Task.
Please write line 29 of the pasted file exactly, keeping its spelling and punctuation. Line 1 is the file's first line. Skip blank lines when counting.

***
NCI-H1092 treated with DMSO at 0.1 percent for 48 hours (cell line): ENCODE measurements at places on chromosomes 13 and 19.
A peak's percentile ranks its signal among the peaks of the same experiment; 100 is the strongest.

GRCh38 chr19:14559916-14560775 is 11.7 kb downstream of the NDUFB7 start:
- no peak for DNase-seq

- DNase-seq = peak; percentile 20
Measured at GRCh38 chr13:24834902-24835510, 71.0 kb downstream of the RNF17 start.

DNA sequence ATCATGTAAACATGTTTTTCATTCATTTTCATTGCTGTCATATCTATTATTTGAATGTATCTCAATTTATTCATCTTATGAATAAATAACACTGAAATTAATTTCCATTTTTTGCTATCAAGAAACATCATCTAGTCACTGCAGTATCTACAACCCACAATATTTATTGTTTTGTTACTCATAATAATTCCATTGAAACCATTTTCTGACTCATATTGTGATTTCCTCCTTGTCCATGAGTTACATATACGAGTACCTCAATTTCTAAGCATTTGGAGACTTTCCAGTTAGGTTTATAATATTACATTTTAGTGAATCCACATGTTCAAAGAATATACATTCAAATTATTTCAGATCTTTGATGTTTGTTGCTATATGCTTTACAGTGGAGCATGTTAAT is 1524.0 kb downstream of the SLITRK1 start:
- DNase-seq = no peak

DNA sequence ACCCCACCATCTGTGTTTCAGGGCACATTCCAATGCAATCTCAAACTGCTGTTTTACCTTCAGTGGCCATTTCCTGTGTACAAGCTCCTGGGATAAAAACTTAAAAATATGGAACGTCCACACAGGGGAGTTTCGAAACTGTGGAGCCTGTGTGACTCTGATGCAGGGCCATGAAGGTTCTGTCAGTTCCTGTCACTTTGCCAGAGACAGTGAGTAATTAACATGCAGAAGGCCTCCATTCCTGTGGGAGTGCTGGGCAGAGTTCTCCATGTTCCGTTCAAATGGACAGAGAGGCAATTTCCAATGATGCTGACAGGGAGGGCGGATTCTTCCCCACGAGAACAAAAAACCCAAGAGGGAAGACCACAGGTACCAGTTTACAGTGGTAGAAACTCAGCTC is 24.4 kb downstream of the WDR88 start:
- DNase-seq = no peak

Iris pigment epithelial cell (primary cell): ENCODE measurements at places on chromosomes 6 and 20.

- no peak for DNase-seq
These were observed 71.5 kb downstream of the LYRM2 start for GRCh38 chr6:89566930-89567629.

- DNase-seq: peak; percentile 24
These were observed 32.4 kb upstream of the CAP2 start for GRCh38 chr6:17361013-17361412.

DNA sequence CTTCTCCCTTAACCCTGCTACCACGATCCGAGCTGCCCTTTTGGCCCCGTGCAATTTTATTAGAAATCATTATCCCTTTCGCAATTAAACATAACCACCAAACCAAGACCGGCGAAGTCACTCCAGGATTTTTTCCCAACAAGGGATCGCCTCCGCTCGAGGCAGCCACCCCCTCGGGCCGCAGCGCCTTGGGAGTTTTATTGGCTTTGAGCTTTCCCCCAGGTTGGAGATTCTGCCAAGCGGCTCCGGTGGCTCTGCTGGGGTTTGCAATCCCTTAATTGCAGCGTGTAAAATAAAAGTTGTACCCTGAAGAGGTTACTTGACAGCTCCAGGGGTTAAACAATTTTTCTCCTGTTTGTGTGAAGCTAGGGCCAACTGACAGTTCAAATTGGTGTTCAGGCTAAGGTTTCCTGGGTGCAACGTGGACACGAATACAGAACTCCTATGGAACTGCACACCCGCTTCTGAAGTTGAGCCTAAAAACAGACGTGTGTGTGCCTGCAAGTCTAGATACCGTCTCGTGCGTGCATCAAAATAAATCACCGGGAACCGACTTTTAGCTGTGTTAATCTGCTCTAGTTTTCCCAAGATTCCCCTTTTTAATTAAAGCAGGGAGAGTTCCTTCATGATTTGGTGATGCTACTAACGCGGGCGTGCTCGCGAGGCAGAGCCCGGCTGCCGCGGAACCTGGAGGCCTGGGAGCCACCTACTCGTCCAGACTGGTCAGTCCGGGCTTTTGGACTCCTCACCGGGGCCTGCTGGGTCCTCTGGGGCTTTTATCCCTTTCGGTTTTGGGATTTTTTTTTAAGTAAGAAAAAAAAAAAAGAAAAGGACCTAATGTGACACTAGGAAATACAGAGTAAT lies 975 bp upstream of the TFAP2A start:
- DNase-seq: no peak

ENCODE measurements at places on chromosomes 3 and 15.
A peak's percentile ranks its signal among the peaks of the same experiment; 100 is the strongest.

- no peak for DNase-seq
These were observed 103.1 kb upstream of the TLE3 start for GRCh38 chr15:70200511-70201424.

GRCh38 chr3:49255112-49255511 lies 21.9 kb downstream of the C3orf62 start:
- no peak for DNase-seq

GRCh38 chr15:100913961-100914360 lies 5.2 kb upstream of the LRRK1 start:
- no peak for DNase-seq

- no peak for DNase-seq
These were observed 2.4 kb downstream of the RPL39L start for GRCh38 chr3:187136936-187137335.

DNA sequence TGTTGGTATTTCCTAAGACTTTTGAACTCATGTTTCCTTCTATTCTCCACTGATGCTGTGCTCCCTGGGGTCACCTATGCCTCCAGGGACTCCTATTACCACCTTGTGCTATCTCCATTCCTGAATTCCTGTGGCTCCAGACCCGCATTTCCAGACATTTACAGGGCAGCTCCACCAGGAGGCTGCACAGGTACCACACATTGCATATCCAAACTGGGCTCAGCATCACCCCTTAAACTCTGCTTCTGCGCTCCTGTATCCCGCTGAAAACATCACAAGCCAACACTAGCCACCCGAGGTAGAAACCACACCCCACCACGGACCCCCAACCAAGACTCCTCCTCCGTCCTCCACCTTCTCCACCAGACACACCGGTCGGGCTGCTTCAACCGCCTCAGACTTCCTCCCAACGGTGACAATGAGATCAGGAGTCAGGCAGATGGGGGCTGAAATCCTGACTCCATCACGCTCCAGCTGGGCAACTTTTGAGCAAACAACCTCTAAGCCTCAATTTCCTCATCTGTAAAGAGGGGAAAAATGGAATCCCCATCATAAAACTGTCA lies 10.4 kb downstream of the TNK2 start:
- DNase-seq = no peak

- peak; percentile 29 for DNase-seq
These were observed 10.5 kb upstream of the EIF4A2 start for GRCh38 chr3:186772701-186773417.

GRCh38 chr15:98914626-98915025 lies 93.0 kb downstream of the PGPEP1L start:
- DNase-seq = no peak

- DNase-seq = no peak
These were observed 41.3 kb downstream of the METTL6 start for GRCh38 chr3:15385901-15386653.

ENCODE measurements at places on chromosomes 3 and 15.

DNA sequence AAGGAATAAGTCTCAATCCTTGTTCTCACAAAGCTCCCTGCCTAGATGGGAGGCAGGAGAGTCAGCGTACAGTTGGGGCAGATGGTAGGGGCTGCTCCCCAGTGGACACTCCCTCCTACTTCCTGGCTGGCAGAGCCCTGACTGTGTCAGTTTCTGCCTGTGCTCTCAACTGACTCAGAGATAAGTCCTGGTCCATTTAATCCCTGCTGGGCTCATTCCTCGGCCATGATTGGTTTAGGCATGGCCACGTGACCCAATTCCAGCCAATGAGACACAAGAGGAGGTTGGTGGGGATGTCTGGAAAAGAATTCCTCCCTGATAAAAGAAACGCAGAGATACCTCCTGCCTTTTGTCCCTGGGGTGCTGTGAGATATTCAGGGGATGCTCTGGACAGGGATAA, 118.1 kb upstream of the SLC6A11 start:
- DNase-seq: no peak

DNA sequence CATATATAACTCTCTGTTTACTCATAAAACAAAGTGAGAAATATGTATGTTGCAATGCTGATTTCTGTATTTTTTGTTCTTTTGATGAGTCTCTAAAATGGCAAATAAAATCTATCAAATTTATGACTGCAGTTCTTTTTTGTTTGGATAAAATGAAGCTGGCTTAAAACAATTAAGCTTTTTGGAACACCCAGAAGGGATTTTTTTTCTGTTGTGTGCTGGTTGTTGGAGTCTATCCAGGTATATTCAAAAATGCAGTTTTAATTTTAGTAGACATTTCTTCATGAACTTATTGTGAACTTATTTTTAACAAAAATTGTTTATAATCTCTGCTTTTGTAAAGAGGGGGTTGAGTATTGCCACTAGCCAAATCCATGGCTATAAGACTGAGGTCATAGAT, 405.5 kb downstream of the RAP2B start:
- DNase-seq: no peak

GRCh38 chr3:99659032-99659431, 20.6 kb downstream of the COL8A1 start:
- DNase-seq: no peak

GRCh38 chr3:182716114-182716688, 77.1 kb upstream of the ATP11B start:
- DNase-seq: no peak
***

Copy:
- DNase-seq = no peak